Black voters respond to Democratic presidential candidate Hillary Clinton speaking in New York City in April. (Melina Mara/The Washington Post)

Nearly 3 in 4 African American women are “strongly” afraid of what will happen if their candidate loses the presidential election, a recent Gallup poll has found. And polling shows that their candidate is not Donald Trump.

More than half of all Americans strongly agreed that they feared the outcome of the race between presumptive nominees Trump and Hillary Clinton, but 72 percent of black women felt that way, far more than black men and white and Hispanic men and women.

Black women voted at a higher rate than any of these groups in the 2008 and 2012 presidential elections, with fully 74 percent of eligible African American female voters casting ballots in the most recent contest. If their fears about the outcome of this year’s election propel them to the polls in November, they could play a major role in choosing the next president.

Pundits have focused on the fervor of Trump supporters in this election cycle, with much speculation around whether African Americans will match the record turnout levels that helped to fuel Barack Obama's successful historic candidacies. African American activists and consultants predict that black women will again show up at the polls in large numbers because of their concerns about how the tense racial climate will affect them and their families.

Republicans have gathered in Cleveland this week to formally nominate Trump; Democrats are scheduled to meet next week in Philadelphia to do the same for Clinton.

Washington Post-ABC News polls averaged for June and July found 92 percent of black women supporting Clinton versus 5 percent for Trump. That’s roughly similar to how the group voted in 2012 exit polling, with 96 percent supporting Obama’s reelection and 3 percent backing Republican Mitt Romney.

Post-ABC polling across June and July also found that 95 percent of black women had an unfavorable view of Trump, while 81 percent had a favorable view of Clinton. Because the sample sizes of African American women are small, these results have a margin of error was plus or minus 10.5 percentage points. The poll also found younger African Americans were among the most likely to be fearful of the election outcome: 71 percent of those ages 18-49 felt "strongly" afraid of what would happen if their favored candidate loses, compared with 54 percent of those who are older.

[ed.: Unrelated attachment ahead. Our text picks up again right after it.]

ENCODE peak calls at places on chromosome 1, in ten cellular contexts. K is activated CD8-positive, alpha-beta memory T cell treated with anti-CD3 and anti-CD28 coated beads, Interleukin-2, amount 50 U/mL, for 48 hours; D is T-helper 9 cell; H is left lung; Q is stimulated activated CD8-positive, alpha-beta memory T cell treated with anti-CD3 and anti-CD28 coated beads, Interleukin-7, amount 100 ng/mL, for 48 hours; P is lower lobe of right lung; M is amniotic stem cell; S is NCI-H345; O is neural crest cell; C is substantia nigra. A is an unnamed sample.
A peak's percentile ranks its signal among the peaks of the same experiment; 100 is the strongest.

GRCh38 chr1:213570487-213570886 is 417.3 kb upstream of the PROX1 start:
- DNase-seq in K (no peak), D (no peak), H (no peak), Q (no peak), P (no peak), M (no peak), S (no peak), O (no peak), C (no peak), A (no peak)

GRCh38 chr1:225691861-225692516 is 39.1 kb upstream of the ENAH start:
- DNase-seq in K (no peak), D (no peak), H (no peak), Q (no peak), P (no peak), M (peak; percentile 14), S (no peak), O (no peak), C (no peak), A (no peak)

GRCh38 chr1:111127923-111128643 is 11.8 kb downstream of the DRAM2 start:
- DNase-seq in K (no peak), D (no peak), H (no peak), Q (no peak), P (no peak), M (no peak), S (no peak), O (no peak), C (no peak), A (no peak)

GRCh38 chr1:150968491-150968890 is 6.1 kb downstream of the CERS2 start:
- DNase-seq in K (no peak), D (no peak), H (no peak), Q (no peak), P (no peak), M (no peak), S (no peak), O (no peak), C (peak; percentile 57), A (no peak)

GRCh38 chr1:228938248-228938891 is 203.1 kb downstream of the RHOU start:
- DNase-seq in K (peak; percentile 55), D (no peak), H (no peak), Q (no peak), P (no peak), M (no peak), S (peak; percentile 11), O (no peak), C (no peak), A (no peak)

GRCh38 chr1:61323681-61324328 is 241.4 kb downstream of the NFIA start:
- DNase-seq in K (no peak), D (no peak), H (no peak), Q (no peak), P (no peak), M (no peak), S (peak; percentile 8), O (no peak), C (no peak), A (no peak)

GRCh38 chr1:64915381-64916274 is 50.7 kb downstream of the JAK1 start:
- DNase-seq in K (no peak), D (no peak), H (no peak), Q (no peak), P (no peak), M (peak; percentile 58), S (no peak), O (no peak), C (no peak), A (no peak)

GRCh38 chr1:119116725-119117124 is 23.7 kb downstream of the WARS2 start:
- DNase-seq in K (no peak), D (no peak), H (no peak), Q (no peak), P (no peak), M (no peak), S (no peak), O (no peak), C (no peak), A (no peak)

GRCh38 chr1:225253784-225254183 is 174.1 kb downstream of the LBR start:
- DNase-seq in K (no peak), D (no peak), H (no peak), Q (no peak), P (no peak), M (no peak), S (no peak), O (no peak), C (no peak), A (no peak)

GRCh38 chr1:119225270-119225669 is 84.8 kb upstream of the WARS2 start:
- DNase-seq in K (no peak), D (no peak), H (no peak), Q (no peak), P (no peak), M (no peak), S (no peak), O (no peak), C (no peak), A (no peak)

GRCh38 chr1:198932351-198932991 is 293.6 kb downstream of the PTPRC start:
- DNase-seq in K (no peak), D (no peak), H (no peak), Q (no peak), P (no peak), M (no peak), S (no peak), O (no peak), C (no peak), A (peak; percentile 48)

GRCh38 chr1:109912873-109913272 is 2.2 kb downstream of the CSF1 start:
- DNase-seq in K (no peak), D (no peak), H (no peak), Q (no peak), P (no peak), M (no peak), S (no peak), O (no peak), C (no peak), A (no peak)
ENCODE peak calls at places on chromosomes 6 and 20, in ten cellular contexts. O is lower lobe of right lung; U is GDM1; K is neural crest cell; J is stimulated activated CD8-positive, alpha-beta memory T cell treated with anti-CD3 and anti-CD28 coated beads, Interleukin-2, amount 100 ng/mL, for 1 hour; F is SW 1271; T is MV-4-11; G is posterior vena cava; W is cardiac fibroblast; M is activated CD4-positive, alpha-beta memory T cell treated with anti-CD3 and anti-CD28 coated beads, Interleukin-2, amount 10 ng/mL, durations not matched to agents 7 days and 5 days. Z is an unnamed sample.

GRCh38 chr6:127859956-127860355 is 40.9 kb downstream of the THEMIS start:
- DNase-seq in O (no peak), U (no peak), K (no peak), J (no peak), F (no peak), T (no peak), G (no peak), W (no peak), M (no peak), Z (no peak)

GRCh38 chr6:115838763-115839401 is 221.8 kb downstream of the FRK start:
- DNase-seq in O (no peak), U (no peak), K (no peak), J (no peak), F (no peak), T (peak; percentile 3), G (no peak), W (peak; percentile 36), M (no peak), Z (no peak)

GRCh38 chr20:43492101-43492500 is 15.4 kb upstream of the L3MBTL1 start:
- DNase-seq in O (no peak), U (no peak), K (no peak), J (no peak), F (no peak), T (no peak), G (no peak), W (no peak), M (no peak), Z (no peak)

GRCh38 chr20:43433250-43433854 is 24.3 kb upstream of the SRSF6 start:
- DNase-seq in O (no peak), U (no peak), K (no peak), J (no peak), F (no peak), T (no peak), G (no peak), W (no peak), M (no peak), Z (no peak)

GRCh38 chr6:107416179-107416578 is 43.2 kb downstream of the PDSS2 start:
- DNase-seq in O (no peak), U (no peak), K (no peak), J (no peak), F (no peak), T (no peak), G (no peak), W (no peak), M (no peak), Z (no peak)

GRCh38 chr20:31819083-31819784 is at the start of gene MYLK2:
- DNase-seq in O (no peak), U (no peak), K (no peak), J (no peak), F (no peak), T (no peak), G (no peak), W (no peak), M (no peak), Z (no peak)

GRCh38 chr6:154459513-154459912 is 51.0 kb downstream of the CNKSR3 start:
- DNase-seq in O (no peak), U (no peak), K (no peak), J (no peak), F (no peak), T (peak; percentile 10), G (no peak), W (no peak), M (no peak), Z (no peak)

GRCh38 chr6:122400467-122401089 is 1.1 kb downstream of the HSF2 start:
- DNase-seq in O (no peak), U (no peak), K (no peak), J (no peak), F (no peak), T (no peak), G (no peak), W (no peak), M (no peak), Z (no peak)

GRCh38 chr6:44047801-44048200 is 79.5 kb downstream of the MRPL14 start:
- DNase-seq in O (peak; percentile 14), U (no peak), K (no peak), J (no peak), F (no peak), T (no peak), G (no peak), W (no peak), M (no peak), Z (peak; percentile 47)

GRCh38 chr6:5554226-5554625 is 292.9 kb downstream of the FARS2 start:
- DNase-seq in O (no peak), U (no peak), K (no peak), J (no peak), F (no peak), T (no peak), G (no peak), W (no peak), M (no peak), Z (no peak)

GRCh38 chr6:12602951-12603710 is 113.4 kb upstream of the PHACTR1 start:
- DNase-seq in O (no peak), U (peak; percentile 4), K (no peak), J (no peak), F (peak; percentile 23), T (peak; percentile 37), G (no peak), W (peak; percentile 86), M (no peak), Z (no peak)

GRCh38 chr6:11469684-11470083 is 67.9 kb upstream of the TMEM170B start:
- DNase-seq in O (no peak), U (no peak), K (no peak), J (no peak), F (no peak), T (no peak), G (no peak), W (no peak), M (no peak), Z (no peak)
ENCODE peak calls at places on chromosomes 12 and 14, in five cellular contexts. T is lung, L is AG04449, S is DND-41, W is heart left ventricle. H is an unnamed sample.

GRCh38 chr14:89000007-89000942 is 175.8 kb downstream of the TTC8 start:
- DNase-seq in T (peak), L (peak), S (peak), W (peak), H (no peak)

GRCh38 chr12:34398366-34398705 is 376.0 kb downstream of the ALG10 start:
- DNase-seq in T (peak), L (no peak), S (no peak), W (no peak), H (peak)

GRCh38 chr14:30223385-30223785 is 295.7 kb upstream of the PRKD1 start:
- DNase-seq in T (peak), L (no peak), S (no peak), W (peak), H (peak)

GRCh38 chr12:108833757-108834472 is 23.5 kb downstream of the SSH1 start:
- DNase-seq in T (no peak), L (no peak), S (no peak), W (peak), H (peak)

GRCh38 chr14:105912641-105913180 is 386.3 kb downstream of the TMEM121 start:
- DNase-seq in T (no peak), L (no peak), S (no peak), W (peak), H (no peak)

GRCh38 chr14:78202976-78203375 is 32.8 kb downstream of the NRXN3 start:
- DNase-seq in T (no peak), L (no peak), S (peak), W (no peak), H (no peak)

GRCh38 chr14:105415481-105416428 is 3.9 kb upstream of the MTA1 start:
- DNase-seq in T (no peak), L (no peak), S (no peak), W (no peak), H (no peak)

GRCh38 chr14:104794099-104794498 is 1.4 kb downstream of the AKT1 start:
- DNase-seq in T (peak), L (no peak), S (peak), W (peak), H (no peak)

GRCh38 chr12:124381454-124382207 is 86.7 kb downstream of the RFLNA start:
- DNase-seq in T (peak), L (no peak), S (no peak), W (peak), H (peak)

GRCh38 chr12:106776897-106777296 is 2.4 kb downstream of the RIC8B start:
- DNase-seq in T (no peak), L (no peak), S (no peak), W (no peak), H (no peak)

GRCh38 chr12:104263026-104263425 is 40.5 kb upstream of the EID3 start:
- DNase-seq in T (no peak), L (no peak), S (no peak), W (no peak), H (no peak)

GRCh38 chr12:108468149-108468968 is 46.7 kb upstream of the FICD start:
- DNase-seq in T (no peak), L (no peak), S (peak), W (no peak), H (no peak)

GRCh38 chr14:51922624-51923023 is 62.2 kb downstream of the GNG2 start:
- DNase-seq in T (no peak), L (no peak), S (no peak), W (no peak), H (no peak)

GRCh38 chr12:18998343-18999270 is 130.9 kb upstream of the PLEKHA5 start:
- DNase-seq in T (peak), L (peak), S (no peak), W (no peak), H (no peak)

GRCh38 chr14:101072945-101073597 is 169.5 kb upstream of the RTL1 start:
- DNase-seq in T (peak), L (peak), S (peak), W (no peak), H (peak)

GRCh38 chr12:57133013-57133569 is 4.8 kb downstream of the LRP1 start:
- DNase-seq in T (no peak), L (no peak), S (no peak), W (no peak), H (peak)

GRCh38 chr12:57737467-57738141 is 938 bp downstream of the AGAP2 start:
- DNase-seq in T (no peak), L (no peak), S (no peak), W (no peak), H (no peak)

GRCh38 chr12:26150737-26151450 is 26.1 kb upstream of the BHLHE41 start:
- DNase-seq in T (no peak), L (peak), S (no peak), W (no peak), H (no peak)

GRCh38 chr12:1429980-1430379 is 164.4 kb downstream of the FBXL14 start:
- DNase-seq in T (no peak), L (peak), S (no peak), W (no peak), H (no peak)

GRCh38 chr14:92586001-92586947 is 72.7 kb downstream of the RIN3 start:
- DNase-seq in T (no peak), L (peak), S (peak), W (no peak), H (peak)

The Gallup poll, which was released last week and interviewed more than 900 African American and Hispanic adults and over 1,300 whites, showed Hispanics as the least concerned about the outcome of the election. Only 38 percent of Hispanics said they are “strongly” afraid of what will happen if their candidate doesn’t win the election. By contrast, 64 percent of African Americans and 53 percent of white expressed strong fears.

“Despite Donald Trump's harsh anti-immigration rhetoric throughout this year's presidential campaign, Hispanics are less likely than either whites or blacks to "strongly agree" that they are afraid of what will happen if their candidate loses,” Gallup’s Jim Norman noted.

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Trump has said that the Mexican government was sending "criminals, drug dealers, rapists" to the United States, has vowed to build a wall along the southern border and proposed deporting the estimated 11 million immigrants living illegally in the country. For several weeks in May and June he repeatedly attacked the judge who is overseeing a civil case against Trump and now-defunct Trump University, saying that U.S. District Judge Gonzalo Curiel could not be impartial because of his Mexican heritage.

The poll attributes the lower fears about the election's outcome to Hispanic immigrants. “Sixty-nine percent of native-born Hispanics strongly agree that this year's election stakes are higher than usual, compared with 31 percent of Hispanic immigrants. Forty-five percent of Hispanics born in the U.S. strongly agree they are afraid of what will happen if their candidate for president does not win, compared with 30 percent of Hispanic immigrants.”